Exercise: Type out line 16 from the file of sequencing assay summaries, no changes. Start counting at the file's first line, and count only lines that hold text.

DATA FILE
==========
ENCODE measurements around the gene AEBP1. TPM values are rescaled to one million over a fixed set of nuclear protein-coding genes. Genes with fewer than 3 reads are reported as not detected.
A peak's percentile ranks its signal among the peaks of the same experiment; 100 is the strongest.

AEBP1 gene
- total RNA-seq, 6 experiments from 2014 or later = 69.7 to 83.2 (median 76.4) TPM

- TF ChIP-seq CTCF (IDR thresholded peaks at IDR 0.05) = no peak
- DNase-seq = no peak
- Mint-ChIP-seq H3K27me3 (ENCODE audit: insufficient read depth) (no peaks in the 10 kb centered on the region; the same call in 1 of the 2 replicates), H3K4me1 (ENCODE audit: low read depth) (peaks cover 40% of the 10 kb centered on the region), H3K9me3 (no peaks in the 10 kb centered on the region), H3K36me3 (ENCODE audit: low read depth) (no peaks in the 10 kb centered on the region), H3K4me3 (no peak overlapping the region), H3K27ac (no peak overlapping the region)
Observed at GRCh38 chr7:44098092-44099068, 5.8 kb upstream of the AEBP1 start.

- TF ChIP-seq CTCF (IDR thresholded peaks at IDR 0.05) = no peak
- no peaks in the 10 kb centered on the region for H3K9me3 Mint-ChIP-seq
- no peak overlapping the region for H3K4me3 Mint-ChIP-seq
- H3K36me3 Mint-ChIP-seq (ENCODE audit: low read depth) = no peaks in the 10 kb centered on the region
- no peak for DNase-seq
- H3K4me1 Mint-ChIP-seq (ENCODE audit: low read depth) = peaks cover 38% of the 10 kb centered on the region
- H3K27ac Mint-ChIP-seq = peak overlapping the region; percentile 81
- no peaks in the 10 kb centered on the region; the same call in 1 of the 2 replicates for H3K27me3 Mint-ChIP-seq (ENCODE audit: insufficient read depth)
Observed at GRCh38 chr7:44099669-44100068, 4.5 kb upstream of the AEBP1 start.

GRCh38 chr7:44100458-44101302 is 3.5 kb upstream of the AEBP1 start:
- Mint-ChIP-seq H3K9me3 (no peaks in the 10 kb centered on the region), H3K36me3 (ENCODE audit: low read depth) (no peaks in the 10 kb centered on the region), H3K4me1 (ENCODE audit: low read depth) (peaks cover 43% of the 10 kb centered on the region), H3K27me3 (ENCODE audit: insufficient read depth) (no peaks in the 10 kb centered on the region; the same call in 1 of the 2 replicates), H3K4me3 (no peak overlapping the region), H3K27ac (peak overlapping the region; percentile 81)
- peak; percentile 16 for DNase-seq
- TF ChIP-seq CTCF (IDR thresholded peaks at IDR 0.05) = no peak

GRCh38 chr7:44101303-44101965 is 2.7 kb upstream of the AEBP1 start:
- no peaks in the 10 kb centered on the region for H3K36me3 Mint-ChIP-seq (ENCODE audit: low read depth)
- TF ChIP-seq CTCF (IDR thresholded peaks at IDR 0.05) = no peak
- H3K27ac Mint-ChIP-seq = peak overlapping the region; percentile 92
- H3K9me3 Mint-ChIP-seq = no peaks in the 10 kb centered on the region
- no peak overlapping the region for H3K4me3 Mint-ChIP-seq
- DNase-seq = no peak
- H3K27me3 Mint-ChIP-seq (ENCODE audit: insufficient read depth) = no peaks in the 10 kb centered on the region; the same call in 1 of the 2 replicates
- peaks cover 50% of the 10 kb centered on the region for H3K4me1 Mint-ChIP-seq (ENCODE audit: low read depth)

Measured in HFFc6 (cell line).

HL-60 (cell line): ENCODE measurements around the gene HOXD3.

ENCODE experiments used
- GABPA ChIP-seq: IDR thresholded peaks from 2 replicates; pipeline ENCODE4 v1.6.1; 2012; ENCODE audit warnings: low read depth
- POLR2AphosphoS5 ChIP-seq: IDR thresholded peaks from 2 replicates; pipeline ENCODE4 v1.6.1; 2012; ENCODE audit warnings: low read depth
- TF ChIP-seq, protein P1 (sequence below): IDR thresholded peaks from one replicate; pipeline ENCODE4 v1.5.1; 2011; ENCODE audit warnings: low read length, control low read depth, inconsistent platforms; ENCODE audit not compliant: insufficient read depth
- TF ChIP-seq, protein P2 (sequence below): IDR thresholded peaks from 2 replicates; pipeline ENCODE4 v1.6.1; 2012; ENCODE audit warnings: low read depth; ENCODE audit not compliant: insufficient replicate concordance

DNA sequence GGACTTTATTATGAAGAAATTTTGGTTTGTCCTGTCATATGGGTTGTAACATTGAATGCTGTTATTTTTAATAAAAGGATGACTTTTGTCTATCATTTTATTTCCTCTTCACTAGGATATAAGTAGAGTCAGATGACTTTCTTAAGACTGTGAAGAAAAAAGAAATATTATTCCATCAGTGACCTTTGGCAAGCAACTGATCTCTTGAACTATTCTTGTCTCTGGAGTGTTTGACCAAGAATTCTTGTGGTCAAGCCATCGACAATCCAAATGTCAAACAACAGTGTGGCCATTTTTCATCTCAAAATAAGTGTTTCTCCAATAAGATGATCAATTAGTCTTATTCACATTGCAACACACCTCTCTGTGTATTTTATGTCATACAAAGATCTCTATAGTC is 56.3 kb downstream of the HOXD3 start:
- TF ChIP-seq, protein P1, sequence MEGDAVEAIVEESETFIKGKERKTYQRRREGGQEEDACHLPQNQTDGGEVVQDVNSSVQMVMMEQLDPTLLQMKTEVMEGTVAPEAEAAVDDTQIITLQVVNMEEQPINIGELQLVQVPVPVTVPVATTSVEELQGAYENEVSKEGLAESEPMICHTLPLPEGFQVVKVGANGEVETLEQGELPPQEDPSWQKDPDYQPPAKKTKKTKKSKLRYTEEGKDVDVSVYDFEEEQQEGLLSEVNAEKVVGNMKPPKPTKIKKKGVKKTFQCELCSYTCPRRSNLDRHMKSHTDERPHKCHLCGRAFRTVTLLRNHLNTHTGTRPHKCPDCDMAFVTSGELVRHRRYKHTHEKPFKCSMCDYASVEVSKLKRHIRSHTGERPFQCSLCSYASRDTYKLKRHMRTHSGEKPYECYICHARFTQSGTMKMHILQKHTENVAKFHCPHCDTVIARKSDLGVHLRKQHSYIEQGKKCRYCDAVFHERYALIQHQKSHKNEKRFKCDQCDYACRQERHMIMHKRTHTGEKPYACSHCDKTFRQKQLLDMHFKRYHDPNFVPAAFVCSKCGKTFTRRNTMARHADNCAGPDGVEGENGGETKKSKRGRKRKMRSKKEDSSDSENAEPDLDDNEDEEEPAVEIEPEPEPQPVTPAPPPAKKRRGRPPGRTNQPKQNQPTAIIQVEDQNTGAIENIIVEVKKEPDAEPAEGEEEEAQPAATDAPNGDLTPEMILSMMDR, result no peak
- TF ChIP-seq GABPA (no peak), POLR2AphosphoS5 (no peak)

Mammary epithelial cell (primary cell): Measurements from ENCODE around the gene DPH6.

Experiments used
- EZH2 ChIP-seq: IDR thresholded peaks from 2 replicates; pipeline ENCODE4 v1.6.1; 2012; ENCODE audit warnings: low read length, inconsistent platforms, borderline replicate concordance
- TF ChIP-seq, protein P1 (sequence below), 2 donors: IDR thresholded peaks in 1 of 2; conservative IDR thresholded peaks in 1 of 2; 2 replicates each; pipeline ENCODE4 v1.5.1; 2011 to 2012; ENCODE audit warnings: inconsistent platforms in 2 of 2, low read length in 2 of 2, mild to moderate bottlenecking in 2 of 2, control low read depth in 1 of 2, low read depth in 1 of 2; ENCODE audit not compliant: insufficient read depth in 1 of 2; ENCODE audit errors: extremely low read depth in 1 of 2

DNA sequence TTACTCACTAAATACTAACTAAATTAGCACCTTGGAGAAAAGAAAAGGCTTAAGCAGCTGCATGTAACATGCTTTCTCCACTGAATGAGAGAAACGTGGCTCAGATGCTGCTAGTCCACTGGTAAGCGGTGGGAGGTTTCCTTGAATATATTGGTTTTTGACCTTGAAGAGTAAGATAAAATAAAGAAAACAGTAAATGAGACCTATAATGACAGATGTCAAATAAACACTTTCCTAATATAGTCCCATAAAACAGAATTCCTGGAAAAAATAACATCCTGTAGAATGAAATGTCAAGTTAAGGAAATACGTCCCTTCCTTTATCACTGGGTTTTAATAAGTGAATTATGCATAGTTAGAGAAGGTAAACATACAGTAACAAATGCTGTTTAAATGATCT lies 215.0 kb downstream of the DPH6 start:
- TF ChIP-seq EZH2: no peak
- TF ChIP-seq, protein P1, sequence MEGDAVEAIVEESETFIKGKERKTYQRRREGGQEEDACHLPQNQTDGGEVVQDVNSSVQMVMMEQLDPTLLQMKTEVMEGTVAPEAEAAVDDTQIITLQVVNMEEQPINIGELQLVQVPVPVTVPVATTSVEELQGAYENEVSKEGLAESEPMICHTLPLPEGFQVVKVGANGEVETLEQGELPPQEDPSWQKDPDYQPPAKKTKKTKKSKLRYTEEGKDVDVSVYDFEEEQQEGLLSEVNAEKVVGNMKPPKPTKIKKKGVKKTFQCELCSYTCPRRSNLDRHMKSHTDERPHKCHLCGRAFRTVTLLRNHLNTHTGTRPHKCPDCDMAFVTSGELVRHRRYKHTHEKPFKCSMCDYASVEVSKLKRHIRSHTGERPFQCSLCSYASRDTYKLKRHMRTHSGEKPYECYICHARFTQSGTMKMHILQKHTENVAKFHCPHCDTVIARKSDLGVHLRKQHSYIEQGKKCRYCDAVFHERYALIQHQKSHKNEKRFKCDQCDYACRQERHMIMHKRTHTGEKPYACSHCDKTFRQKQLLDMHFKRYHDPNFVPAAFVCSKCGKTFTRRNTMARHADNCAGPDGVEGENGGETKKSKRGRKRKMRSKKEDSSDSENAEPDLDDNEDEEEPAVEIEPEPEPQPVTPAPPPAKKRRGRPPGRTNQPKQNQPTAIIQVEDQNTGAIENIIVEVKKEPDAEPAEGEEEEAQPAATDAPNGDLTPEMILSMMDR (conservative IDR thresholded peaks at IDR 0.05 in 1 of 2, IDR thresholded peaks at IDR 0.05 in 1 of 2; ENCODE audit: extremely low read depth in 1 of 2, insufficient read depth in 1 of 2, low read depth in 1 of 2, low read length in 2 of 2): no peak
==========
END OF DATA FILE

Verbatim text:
- no peaks in the 10 kb centered on the region; the same call in 1 of the 2 replicates for H3K27me3 Mint-ChIP-seq (ENCODE audit: insufficient read depth)